Once on Christmas morning I woke up and my dad was gone. It was weird because when I came downstairs his only pair of shoes was still neatly placed by the front door. He must have been smoking weed in the garage or playing guitar on the back lawn, long red hair icy in the winter wind.
I retraced his steps — this is the spot where he opened and downed his first beer, a warm gilded sheath; here on the loveseat is where I held up my phone as he listened hard to Taylor Swift’s new song, rapt; that’s where he told my mom he loved her decorations this year; this is when he cracked the 5th drink probably, distracted in the ginger-spiced kitchen; a knock-knock joke, an anti-Trump monologue, a new riff he wrote last week, listen to this!; here is where I sprawled on the floor staring at the fire half-listening to increasingly manic speech; I felt the spit of foam slosh on an unshaven lip, 7th, 9th, 12th. 3am—I stumbled to bed against his protests to stay up! I never get to see you! I’m your dad!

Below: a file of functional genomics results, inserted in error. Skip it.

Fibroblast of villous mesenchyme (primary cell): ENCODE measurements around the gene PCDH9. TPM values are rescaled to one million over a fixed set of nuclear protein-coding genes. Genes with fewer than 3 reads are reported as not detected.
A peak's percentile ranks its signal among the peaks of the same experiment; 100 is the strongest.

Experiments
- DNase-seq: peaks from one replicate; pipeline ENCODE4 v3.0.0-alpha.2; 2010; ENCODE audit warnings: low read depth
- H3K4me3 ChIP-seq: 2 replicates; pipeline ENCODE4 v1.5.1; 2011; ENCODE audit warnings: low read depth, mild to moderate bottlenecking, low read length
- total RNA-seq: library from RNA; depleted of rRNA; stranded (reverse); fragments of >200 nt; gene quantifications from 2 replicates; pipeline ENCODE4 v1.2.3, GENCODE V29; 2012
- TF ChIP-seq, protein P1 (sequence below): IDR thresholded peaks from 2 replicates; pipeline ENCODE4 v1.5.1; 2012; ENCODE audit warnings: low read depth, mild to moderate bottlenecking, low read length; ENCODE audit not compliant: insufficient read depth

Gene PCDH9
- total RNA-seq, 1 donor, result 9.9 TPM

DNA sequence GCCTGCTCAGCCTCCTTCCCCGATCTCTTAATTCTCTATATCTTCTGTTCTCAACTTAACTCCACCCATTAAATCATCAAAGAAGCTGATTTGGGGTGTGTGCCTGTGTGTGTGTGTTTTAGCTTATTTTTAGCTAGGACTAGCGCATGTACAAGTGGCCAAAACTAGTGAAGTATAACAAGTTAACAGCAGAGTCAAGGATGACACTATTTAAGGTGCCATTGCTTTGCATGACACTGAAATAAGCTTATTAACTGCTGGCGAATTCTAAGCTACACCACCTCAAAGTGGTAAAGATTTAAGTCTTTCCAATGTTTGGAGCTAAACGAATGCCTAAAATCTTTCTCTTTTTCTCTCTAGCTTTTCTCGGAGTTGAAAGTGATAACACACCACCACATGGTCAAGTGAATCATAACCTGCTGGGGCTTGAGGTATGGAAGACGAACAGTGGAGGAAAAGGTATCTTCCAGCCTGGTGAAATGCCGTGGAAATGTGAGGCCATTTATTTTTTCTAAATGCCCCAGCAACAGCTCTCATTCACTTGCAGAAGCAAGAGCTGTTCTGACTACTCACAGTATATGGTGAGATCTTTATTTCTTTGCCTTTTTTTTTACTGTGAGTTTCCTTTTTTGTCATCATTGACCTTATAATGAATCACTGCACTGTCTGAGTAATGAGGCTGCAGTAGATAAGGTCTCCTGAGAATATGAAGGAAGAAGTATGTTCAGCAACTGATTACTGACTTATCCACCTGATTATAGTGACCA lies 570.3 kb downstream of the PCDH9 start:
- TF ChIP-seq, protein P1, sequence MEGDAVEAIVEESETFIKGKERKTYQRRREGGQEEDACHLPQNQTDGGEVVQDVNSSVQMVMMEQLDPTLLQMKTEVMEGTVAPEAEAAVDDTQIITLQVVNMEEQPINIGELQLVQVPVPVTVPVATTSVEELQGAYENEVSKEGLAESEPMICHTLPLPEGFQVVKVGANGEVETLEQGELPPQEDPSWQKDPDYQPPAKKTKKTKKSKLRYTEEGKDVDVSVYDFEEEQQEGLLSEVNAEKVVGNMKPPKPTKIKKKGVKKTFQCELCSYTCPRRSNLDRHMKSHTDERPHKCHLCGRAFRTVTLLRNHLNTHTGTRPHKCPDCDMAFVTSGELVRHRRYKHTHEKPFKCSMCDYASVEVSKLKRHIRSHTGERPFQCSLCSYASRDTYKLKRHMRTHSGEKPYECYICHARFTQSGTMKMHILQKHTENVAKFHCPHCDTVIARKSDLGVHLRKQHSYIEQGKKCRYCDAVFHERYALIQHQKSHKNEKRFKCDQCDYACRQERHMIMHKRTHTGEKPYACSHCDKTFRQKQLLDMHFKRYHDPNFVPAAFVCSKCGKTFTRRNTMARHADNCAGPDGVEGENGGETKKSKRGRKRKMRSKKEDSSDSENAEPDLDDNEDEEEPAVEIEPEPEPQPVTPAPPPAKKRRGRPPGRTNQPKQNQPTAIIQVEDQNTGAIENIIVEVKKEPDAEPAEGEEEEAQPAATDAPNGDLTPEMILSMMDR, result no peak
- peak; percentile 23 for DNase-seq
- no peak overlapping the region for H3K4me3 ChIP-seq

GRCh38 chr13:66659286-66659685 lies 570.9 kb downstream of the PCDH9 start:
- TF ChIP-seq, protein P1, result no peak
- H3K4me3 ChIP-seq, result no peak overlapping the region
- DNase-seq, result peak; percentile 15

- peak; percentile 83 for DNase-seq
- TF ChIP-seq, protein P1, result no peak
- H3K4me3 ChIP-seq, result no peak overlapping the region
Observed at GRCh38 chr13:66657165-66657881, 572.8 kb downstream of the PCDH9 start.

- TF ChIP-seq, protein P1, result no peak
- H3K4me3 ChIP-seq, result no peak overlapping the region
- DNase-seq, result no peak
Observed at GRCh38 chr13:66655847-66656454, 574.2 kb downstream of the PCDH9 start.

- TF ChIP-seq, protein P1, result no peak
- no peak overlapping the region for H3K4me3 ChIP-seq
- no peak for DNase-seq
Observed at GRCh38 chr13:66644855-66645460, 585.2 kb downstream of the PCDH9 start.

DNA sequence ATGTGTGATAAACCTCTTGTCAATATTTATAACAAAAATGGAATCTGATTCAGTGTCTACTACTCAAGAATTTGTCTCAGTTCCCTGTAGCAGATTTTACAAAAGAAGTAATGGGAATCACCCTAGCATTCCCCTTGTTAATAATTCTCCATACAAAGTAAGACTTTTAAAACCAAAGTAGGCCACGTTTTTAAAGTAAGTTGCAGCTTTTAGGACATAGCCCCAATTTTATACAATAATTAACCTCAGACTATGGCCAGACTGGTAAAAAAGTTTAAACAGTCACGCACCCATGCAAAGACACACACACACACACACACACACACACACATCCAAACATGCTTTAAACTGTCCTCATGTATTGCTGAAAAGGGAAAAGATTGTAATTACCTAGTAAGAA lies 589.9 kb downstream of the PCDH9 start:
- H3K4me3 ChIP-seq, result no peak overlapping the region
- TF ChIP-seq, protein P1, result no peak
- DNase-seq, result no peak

Movements recounted, pathways scoured, no ivory rental car, driveway empty. Doused in white morning light, I quietly unpacked my stocking, lottery ticket sand lip gloss, smiling because Oh, it’s okay, there’s always next time.
On a loop, for years to come, a cassette tape will play. Deadbolt unlatched. Rearview mirror adjusted. A Christmas sunrise. My dad, southbound and shoeless.
Brennan Foster is a recent graduate in Social Anthropology from the University of Oxford now residing in Dallas, Texas, working as a mental health agent.
My heart hurts, you are a resilient young woman. 💜